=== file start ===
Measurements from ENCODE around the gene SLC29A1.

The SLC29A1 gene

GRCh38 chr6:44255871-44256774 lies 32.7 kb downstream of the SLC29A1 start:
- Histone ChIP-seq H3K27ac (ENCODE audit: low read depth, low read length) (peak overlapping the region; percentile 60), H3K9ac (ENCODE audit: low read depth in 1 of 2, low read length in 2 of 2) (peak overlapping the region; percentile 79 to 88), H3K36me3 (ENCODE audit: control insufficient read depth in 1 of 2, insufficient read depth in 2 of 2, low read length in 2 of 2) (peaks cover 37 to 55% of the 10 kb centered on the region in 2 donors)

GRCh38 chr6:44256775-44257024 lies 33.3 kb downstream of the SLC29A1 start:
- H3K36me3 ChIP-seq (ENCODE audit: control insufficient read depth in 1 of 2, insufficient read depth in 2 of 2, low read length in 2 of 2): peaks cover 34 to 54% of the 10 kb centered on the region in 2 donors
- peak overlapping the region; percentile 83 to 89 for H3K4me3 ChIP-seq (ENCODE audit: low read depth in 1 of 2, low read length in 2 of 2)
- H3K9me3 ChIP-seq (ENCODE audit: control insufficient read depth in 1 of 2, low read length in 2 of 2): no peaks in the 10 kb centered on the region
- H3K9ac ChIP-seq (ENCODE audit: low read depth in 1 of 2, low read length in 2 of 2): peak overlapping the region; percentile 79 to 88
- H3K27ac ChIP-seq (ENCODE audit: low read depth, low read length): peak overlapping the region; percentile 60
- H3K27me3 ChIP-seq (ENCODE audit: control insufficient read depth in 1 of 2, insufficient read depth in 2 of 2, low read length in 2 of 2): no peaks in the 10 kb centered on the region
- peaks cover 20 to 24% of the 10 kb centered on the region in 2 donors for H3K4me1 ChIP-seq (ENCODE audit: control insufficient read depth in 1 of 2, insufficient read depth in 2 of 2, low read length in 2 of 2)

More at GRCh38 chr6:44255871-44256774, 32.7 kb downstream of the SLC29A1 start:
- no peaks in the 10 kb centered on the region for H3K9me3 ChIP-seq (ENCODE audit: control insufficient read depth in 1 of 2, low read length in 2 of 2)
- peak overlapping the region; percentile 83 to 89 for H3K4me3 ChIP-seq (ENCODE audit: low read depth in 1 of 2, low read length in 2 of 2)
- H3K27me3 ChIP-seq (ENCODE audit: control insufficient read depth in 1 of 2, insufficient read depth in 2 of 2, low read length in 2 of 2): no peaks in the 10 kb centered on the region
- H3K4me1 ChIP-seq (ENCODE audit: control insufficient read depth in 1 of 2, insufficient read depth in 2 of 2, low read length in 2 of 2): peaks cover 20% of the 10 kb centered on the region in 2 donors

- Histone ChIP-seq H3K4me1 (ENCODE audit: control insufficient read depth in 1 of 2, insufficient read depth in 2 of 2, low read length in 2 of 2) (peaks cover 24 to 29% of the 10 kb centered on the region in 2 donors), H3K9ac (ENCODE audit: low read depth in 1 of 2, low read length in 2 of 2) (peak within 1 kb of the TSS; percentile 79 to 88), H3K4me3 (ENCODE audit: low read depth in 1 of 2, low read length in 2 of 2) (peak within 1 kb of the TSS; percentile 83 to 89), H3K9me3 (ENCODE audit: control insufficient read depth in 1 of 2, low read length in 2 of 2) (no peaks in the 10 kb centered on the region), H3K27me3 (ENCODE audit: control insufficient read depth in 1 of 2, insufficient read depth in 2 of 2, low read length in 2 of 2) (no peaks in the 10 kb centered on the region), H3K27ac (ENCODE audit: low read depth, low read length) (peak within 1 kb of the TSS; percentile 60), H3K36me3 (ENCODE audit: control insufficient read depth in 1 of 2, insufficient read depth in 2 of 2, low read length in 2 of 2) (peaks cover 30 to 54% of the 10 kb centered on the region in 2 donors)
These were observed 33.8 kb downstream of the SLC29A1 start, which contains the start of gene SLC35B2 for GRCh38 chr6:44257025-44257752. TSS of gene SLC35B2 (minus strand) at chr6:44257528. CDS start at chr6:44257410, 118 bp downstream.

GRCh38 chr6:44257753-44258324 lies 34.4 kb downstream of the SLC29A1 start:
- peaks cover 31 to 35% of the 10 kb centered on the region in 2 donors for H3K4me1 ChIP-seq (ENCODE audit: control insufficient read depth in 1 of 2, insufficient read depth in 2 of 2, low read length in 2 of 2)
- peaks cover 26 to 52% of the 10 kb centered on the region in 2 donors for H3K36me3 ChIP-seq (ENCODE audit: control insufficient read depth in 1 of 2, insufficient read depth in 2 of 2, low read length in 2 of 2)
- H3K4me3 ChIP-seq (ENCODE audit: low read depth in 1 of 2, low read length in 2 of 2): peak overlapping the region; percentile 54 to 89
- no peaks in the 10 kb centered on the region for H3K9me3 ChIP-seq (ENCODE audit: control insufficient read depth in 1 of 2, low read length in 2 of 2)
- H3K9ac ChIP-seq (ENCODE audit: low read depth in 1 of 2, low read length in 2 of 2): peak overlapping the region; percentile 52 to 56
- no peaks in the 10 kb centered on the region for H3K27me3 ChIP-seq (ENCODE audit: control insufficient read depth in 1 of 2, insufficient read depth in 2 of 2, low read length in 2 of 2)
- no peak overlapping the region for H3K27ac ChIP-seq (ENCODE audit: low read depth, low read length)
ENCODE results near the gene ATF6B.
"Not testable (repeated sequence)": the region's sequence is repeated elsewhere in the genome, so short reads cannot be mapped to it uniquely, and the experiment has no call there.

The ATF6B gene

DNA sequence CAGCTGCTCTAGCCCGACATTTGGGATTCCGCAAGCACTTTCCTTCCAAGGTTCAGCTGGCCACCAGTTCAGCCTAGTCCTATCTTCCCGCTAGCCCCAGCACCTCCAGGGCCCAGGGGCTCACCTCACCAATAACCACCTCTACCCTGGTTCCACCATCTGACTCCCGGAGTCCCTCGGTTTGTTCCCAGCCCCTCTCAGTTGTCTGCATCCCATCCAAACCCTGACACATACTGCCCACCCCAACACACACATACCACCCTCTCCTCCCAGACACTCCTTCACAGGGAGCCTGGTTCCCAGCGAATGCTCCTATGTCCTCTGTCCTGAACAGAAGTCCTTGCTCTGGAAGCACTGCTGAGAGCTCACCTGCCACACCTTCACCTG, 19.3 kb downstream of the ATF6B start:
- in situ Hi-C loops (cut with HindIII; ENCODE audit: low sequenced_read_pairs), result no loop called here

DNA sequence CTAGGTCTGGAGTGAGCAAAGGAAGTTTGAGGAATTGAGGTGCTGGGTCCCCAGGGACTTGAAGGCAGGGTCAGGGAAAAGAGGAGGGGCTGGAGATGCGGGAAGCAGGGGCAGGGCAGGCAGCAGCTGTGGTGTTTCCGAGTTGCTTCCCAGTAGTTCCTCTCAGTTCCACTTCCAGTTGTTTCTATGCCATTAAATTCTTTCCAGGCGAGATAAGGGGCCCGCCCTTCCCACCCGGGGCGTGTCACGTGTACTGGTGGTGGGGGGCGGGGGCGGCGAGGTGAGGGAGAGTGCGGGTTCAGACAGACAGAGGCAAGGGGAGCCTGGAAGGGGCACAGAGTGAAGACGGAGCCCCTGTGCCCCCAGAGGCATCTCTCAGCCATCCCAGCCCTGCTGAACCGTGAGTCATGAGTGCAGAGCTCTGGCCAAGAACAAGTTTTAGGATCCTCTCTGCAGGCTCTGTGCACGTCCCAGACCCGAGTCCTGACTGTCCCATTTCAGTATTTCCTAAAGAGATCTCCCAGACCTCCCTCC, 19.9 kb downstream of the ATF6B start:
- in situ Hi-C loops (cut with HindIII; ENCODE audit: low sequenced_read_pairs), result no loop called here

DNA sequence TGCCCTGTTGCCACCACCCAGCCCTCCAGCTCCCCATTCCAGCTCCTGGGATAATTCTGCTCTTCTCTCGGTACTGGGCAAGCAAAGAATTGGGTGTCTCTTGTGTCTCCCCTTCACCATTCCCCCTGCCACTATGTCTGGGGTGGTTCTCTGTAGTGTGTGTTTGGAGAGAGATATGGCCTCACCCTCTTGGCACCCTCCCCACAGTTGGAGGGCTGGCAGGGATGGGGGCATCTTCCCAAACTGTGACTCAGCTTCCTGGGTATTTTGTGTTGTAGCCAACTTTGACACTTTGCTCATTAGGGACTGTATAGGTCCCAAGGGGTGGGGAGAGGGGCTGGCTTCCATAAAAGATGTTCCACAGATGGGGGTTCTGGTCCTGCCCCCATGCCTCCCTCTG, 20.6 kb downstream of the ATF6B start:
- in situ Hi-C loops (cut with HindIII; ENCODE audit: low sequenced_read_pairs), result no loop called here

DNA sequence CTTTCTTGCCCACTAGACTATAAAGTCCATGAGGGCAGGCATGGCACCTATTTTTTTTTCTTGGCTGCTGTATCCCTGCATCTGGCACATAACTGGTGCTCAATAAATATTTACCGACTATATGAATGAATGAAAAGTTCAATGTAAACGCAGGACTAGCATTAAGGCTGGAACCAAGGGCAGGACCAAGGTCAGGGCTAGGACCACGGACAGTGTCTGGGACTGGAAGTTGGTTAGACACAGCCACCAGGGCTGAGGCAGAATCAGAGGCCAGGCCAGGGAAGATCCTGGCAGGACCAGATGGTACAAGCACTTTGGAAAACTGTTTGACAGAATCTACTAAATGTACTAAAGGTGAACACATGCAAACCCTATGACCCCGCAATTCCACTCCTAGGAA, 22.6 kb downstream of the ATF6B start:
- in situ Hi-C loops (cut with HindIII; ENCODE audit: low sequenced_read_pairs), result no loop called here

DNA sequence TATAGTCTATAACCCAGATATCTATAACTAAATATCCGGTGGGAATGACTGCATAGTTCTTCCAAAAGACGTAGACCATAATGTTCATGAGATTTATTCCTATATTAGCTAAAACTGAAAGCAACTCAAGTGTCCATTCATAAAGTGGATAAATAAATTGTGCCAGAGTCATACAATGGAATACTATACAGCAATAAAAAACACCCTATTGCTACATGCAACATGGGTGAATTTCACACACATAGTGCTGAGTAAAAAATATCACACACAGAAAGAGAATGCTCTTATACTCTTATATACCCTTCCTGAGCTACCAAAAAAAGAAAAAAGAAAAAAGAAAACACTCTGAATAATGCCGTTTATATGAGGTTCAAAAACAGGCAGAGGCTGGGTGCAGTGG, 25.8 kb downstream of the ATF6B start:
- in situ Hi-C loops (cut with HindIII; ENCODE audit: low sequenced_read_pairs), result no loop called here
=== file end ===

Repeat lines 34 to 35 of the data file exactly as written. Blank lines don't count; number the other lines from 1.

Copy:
- in situ Hi-C loops (cut with HindIII; ENCODE audit: low sequenced_read_pairs), result no loop called here

DNA sequence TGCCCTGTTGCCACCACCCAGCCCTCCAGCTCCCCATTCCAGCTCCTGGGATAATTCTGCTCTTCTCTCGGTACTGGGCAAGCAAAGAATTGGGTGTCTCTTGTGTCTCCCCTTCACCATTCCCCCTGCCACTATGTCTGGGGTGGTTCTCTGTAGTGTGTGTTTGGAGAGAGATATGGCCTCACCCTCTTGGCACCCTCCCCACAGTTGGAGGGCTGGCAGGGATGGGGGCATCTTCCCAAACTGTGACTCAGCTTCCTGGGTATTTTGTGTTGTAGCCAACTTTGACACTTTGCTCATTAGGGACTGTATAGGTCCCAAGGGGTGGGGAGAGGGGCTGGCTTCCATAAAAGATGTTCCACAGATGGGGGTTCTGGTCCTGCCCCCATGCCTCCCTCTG, 20.6 kb downstream of the ATF6B start: